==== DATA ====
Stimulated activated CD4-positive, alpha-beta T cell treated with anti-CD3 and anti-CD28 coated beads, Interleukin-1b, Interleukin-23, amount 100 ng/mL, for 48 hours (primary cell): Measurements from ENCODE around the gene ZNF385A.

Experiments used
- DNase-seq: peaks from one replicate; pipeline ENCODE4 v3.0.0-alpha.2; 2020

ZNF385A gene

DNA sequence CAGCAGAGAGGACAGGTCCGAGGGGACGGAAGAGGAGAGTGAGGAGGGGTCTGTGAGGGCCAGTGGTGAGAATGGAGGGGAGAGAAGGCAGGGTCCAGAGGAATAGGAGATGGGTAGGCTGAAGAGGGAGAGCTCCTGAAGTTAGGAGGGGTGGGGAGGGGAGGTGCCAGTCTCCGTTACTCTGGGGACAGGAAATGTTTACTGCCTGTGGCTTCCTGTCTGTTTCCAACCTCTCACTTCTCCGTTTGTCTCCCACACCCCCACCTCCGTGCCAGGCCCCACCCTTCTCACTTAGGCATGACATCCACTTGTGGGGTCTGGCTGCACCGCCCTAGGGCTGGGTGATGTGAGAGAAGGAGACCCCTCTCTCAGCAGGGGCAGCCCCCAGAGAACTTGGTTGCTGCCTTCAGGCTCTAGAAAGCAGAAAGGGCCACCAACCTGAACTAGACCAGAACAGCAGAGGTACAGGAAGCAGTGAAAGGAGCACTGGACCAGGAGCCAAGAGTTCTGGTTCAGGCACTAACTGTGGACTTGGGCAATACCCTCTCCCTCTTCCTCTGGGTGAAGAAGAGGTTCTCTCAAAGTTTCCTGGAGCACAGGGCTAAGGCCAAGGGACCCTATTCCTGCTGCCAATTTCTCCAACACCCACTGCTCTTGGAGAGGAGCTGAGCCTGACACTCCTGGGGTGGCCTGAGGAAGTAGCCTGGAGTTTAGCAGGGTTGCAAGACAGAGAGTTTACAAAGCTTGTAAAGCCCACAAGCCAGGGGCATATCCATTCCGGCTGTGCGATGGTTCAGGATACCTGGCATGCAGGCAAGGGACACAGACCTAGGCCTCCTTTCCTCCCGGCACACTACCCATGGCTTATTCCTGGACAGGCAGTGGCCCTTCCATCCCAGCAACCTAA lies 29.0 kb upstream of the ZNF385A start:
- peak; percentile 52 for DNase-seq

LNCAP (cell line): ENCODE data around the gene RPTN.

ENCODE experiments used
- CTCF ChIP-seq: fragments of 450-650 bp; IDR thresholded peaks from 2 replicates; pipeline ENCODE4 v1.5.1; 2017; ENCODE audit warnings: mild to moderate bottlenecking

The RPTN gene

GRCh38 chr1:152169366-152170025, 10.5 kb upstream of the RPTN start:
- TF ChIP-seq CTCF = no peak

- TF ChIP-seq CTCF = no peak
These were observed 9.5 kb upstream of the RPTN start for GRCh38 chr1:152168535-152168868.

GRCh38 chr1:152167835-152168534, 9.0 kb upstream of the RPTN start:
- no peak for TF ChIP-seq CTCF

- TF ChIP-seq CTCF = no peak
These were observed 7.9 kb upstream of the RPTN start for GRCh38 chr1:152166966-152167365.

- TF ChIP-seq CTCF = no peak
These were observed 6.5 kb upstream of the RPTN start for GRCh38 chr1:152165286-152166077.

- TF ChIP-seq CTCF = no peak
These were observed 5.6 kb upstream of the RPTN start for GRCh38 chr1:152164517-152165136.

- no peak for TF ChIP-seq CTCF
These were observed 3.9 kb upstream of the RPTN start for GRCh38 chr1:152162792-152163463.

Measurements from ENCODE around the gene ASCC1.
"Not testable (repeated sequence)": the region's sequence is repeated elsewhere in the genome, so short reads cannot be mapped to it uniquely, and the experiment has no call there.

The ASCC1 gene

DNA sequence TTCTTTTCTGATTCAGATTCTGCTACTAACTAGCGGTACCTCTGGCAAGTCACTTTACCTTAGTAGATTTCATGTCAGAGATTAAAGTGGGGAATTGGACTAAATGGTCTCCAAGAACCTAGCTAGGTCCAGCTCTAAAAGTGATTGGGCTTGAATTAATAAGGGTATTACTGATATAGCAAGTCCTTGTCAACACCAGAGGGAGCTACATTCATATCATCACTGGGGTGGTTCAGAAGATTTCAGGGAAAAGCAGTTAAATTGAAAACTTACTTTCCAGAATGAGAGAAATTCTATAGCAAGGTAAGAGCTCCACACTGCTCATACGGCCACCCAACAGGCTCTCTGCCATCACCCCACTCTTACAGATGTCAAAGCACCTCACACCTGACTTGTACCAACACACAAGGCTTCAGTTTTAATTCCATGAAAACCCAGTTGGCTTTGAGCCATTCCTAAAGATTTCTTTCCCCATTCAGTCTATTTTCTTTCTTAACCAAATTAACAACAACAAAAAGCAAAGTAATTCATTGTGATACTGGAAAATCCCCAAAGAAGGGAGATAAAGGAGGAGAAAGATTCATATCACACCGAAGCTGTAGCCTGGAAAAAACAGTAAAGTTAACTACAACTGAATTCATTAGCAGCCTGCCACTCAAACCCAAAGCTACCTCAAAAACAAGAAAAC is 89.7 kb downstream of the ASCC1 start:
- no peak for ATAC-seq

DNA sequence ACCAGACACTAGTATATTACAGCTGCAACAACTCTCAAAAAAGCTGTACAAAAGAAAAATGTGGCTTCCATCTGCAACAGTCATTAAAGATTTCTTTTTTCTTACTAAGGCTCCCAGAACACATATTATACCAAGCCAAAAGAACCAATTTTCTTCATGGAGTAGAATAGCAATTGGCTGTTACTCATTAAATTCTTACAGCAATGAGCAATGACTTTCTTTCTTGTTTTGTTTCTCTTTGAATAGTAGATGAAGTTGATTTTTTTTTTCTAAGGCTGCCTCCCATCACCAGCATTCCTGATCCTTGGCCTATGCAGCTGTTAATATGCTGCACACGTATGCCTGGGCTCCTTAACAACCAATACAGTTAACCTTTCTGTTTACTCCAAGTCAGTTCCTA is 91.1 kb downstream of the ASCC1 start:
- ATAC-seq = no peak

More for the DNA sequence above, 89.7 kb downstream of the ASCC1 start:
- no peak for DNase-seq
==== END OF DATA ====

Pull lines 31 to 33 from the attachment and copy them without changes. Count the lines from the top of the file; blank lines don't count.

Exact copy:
- ATAC-seq = no peak

More for the DNA sequence above, 89.7 kb downstream of the ASCC1 start:
- no peak for DNase-seq